Most people will accept a naked flame in their homes for very specific reasons. Boilers, fireplaces, gas hobs and ovens, cigarette lighters and of course, candles. Our boilers, ovens, log burners and gas fires are rightly treated with caution. The products, installation and servicing are legislated, regulated and monitored. The risk of lighters and matches, the need to keep them from children and the risk of fire is well known and often discussed. But while many homeowners, landlords and residents would never dream of exposing themselves to the risk of a poorly maintained boiler, and habitually keep all flammable materials away from fireplaces and hobs, there is often far less caution displayed with candles.
The popularity of candles has risen in recent years, particularly scented candles, oil burners and the like. Small votive candles and tea light arrangements are also popular. Unfortunately, as more and more people bring open flames into their homes, the risk of those flames becoming fires also increases. There are other products that will scent a room just fine without being a fire risk but there is no reason to overreact. There are things you can do to make sure tenants are using candles safely and there are definitely things to avoid.
WHAT NOT TO DO WITH CANDLES
Do not place candles under, above or near anything flammable; particularly curtains, bedding, rugs, carpets, cushions, paperwork, posters, paintings, etc. Candles radiate heat considerably further than the flame itself, so avoid areas where paintings, prints or posters are on the wall.
Do not place candles on windowsills. All it takes is a breeze, the snap of a curtain ring or the nudging of a curtain to start a fire.
Avoid placing candles on surfaces near doorways. In these places there is a greater chance of them being knocked or bumped, which can easily lead to a fire.
Do not place candles above a heat source, particularly scented ones in glass holders. Radiators, fire places, microwave ovens, even televisions. Scented candles can have low melting points to release the scent and even a modest heat source can cause melting at the bottom of the candle. Candle wax expands considerably when heated, which can put pressure on the glass container which, if flawed, chipped or cracked, can explode.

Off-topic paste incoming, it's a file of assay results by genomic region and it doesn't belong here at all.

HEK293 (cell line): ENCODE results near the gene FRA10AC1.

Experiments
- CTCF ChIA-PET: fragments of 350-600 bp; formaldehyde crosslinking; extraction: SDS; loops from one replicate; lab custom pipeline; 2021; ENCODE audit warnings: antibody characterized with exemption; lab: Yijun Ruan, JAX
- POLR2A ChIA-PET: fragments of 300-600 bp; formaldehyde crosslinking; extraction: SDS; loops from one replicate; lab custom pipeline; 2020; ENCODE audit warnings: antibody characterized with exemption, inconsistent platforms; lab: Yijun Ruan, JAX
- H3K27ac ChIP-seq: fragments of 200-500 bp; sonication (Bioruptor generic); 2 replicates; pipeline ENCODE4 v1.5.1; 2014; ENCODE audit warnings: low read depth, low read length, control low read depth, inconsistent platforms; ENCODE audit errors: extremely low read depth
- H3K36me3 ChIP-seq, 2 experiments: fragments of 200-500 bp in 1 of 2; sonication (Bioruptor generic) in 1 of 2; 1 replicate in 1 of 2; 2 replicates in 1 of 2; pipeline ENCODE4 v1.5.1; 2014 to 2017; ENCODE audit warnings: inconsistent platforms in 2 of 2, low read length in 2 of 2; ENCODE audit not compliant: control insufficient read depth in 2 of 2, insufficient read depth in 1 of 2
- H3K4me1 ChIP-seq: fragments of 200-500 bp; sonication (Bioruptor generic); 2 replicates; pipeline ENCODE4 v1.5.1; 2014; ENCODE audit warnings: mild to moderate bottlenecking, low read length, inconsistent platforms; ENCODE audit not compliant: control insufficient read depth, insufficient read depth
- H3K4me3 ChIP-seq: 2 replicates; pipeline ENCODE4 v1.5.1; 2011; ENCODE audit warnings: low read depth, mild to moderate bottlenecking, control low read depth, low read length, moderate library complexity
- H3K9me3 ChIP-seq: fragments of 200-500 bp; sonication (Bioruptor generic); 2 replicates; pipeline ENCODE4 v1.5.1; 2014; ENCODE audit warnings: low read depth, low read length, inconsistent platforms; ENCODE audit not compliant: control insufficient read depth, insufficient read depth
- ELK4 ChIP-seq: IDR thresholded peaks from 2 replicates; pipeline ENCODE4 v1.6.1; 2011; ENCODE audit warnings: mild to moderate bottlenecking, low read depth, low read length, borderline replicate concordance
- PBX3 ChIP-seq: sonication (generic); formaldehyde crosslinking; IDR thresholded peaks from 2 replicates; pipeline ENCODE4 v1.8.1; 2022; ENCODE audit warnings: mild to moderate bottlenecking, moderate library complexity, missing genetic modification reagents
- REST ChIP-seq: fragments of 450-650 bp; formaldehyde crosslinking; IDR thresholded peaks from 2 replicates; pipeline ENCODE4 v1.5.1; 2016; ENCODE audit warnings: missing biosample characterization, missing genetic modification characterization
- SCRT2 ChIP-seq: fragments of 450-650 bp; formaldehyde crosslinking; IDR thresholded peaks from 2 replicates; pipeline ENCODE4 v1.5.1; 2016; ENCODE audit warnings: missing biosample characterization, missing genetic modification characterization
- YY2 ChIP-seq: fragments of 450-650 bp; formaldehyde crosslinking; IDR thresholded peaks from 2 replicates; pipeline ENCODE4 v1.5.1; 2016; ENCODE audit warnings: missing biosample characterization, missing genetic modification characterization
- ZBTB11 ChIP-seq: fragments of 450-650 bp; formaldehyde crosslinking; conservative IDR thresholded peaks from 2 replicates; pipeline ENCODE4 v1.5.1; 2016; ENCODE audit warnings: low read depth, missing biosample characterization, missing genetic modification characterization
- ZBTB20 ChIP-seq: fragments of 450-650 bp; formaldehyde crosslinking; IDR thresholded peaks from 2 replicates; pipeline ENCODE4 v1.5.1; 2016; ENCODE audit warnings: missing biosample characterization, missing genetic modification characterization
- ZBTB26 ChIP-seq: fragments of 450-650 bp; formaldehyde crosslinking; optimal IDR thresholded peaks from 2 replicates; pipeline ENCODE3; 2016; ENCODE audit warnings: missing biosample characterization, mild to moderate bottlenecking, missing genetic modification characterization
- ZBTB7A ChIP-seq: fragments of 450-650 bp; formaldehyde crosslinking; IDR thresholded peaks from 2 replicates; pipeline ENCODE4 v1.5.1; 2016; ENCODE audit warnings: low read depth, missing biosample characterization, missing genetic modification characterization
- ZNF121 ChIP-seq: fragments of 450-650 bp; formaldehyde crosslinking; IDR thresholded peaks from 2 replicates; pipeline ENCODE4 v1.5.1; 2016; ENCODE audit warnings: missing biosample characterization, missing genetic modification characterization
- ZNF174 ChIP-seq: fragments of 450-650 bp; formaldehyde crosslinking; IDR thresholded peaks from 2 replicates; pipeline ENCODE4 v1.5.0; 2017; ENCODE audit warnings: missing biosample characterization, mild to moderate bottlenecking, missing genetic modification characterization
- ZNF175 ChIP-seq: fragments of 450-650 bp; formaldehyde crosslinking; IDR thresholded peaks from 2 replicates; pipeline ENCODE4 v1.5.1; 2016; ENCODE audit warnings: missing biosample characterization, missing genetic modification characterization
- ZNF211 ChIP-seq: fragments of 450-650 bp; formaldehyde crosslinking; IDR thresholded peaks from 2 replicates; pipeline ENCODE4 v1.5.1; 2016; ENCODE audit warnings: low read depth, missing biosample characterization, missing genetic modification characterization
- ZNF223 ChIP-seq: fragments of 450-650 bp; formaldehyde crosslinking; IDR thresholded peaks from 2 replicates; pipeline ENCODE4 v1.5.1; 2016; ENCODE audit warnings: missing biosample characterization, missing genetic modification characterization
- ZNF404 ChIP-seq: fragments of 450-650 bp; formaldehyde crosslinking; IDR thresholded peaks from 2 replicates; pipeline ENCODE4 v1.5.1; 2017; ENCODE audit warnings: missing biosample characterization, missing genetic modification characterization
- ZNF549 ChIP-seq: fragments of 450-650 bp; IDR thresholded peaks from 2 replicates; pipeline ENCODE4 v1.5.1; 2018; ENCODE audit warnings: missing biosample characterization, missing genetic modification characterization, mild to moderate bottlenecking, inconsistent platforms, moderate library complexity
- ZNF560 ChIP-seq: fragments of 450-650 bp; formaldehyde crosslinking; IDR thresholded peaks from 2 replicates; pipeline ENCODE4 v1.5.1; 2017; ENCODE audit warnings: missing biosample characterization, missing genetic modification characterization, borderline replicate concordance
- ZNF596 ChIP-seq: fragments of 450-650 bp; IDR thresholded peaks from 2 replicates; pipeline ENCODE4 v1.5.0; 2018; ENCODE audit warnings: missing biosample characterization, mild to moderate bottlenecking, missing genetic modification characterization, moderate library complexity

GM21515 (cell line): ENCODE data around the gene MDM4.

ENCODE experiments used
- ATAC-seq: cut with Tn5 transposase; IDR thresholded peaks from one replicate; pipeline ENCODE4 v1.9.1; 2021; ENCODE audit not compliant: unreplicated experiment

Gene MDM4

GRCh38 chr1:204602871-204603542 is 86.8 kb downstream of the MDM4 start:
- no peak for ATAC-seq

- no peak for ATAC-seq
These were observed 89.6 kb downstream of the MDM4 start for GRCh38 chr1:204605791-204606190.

Do not place candles on or near electronics. You do not want heat, smoke or wax in your television, computer, or games console.
Do not place candles on the floor. Candles arranged on the floor in a romantic display are a Hollywood staple, but not something to be replicated at home. Not only is there danger of one or more of the candles being knocked over, but tea lights and glass holders can get extremely hot when the candles are lit. Carpets, rugs, even wooden or laminate floors can become burned or catch fire.
Do not place candles directly on the rim of a bath. Most modern baths are fibreglass / acrylic and these can be scorched, melted or even burned by the heat of the candle holder. Towels, toilet paper, dressing gowns, bath mats and the like are also highly flammable.
Do not place candles under wall mounted televisions. Not only can the heat and smoke rise into the vents, potentially setting your television on fire, but every time you extinguish a candle, or it improperly burns, the vaporised gaseous wax can rise through the vents, potentially building up in the components of your television, which, over time could lead to a fire.
Never, ever, leave a candle burning unattended. This goes double if you have pets, children or a particularly clumsy partner.
WHAT TO DO WITH CANDLES
Respect the fire. Remember that candles are naked flames and treat them with the respect you would any other fire. They get hotter than you think.
Ensure candles, especially tea lights, are in suitable holders which insulate the surroundings from the heat.
Never pick up a candle while it is lit, while the wax is still liquid, not only could you give yourself a nasty burn, but that may be the least of your concerns if you drop the candle.
Do not mix Candles and Alcohol. Candles and wine are a classic, romantic and relaxing combination. But, if you wouldn’t be allowed to drive a car, it’s probably best not to be in charge of something that can burn your house down if you bump into it.
Put candles out completely, preferably with a lid or snuffer. If the wick is still glowing or hot, the candle can still reignite, starving the candle of oxygen entirely is much safer.